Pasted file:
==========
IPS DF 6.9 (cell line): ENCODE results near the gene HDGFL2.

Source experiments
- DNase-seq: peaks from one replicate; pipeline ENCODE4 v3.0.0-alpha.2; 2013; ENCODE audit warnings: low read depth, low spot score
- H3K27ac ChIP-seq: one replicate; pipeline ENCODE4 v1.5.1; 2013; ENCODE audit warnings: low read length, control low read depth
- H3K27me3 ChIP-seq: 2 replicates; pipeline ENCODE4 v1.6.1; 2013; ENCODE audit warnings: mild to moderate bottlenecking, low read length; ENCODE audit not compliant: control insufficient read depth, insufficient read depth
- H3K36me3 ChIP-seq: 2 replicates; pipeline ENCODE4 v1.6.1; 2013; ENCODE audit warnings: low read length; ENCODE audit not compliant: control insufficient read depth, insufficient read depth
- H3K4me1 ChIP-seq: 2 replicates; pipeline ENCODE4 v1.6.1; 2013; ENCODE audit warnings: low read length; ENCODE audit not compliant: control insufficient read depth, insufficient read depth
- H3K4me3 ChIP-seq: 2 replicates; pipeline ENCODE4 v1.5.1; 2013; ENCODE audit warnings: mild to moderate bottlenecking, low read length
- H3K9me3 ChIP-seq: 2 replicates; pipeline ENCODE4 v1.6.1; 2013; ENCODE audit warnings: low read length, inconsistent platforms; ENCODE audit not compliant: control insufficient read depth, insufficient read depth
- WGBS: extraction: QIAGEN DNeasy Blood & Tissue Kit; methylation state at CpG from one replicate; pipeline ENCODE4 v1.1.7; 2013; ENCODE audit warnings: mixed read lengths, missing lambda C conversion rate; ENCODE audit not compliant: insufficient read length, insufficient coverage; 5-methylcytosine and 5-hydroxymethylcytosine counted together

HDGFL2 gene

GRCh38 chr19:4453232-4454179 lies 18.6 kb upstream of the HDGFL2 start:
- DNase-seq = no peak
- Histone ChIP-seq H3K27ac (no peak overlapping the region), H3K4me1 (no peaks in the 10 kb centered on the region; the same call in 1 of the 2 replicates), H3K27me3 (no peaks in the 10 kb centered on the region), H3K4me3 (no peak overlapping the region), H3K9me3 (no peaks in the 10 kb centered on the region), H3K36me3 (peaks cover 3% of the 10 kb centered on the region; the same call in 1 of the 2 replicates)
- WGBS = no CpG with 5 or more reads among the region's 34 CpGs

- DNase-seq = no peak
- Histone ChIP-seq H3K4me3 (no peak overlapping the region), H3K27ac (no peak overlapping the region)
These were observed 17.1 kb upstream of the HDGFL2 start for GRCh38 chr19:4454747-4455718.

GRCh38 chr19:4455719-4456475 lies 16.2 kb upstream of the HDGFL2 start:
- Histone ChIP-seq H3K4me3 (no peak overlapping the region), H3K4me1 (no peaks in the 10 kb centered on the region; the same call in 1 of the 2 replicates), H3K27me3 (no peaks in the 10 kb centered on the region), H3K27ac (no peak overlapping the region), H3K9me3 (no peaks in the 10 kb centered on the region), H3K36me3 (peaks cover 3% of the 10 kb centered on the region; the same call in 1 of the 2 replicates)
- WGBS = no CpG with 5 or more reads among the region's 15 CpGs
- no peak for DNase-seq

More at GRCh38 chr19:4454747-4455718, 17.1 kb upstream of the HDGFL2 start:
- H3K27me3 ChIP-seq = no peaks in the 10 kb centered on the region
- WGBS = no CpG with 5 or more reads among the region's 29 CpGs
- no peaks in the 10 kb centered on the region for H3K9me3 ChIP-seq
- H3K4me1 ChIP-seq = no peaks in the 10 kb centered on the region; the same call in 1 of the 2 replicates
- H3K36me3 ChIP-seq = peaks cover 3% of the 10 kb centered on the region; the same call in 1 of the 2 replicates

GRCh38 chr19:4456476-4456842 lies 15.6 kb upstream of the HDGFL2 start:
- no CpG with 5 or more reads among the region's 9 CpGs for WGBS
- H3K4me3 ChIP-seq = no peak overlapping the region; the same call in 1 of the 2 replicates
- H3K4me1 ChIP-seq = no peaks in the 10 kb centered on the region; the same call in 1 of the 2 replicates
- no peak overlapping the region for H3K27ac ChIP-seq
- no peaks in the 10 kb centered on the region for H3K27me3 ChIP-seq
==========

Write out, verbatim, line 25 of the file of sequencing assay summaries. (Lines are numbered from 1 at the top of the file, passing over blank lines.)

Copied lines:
- WGBS = no CpG with 5 or more reads among the region's 29 CpGs